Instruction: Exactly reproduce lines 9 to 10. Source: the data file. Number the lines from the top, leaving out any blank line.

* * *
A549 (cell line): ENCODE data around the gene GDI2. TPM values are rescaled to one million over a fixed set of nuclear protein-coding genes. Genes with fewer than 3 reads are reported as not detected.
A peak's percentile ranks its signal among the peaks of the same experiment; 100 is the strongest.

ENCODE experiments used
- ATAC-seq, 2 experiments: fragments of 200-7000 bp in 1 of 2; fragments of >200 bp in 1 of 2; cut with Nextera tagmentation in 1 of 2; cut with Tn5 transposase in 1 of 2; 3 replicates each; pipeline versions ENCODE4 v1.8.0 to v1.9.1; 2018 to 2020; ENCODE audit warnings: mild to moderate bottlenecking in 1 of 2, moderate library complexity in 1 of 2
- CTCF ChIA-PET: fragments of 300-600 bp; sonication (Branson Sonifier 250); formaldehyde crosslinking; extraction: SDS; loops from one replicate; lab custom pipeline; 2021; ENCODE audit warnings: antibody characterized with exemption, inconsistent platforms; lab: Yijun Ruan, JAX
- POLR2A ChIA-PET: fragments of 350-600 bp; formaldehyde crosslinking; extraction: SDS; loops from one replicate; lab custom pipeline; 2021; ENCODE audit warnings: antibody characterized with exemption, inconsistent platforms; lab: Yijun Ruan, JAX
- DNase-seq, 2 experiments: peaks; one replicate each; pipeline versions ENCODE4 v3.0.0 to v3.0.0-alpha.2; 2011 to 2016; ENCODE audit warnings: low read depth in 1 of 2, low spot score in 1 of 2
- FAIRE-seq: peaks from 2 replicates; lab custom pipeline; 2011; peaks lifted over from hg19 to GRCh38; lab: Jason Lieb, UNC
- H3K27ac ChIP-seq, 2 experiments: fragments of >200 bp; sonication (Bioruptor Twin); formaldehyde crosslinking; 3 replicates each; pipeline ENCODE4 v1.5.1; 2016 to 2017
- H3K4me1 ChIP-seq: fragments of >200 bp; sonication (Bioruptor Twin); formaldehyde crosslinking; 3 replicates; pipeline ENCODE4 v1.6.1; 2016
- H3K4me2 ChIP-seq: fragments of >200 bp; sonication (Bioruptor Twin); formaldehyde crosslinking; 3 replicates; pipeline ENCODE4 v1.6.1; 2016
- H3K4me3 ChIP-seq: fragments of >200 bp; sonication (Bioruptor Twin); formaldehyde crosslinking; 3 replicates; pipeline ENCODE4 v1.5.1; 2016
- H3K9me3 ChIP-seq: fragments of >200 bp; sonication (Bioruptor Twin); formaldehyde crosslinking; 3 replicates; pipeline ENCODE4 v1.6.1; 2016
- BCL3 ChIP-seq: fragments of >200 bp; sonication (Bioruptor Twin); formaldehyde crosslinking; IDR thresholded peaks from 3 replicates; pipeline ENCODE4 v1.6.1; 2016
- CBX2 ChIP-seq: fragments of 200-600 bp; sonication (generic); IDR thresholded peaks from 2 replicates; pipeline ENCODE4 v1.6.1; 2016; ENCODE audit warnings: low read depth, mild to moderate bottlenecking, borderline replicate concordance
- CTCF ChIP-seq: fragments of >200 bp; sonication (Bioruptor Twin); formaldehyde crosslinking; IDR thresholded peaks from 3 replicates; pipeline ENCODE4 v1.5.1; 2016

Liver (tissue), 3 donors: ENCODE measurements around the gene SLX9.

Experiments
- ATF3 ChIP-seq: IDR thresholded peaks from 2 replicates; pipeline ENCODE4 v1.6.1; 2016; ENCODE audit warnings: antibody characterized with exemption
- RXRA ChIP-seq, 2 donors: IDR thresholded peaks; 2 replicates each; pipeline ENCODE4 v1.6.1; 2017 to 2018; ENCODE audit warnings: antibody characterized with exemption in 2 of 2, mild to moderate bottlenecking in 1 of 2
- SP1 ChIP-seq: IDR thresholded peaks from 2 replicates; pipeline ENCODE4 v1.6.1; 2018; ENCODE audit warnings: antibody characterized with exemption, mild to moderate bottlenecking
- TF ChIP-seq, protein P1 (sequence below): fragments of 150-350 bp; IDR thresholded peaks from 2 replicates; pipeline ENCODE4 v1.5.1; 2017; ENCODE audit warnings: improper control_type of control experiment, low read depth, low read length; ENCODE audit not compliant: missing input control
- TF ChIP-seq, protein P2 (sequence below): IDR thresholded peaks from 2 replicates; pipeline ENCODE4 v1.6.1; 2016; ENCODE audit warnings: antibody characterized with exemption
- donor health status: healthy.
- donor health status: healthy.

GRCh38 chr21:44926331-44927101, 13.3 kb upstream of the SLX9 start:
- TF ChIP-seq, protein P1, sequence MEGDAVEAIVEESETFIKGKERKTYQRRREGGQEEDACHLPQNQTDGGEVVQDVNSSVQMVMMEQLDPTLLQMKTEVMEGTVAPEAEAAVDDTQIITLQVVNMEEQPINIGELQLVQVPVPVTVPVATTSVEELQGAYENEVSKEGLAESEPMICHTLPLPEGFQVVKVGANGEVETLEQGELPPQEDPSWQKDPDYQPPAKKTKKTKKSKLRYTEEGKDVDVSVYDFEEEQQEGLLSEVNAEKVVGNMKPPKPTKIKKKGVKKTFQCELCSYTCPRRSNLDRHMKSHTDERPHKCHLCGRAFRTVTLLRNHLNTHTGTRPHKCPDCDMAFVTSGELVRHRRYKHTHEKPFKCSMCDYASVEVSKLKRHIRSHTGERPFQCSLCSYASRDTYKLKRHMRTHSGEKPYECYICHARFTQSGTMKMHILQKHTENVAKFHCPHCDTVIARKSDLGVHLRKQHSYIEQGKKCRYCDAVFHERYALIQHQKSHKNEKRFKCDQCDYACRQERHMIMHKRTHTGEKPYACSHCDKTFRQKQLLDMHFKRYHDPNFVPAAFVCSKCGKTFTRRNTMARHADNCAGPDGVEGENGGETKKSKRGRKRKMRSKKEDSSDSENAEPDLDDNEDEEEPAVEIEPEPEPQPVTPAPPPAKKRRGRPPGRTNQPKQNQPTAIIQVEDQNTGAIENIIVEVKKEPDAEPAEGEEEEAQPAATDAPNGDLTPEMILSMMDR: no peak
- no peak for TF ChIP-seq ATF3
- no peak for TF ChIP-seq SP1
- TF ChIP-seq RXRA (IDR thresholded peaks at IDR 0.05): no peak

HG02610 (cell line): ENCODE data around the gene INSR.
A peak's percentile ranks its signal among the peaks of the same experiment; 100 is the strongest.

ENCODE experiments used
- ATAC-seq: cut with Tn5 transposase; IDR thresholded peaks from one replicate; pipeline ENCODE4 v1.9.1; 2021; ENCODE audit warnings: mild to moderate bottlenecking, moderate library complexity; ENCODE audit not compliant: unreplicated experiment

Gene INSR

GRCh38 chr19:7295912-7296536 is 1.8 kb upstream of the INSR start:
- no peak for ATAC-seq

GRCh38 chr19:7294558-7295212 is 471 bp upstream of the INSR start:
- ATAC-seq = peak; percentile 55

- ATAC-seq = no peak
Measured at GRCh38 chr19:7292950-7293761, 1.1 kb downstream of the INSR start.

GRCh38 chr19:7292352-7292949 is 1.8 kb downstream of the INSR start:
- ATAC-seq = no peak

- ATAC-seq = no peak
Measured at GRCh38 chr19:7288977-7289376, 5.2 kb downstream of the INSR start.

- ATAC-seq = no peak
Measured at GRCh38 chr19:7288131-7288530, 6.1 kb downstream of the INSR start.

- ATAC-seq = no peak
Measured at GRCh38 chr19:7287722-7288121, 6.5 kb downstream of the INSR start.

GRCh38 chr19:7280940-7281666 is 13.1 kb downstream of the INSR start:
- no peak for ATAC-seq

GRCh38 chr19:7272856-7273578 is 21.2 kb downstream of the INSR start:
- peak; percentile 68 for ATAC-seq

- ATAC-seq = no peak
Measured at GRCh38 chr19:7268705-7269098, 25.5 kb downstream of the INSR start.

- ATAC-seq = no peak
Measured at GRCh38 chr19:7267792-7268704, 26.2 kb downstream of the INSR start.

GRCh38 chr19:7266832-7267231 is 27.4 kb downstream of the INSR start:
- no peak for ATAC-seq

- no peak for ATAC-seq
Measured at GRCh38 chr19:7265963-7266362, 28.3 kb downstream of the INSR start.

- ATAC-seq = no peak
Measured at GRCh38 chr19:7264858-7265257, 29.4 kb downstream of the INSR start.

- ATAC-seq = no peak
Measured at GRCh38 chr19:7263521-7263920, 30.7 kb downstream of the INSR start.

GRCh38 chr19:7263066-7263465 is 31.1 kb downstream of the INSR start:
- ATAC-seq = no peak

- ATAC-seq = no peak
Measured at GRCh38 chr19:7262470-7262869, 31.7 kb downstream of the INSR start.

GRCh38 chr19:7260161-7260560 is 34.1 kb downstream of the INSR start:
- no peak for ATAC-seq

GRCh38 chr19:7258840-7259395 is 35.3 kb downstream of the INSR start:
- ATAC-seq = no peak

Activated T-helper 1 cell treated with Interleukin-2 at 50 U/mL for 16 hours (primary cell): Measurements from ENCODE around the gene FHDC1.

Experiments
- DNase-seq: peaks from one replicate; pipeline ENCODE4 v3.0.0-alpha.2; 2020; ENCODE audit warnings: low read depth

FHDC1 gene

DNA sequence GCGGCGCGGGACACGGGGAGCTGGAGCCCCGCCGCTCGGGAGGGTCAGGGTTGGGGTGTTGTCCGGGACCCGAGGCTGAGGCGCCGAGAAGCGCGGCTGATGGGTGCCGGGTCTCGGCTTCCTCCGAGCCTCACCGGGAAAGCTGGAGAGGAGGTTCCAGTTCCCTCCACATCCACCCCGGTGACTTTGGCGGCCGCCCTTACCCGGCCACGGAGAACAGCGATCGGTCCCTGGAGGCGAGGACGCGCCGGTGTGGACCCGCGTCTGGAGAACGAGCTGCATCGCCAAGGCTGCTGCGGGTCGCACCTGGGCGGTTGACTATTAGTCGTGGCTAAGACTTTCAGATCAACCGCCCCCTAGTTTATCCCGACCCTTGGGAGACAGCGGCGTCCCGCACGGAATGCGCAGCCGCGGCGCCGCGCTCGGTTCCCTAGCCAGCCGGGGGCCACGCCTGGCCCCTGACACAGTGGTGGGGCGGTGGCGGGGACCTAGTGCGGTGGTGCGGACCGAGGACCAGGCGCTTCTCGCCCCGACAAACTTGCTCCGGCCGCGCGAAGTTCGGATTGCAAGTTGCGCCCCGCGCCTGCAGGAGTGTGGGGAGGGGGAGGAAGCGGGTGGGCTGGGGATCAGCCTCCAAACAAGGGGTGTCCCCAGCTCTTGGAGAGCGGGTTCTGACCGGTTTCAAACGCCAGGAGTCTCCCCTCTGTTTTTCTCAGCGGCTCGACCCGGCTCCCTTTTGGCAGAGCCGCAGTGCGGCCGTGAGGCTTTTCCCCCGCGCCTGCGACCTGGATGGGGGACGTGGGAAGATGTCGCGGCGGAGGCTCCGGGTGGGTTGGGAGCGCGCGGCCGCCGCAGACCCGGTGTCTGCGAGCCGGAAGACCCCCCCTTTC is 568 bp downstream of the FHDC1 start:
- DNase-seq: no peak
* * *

- H3K27ac ChIP-seq, 2 experiments: fragments of >200 bp; sonication (Bioruptor Twin); formaldehyde crosslinking; 3 replicates each; pipeline ENCODE4 v1.5.1; 2016 to 2017
- H3K4me1 ChIP-seq: fragments of >200 bp; sonication (Bioruptor Twin); formaldehyde crosslinking; 3 replicates; pipeline ENCODE4 v1.6.1; 2016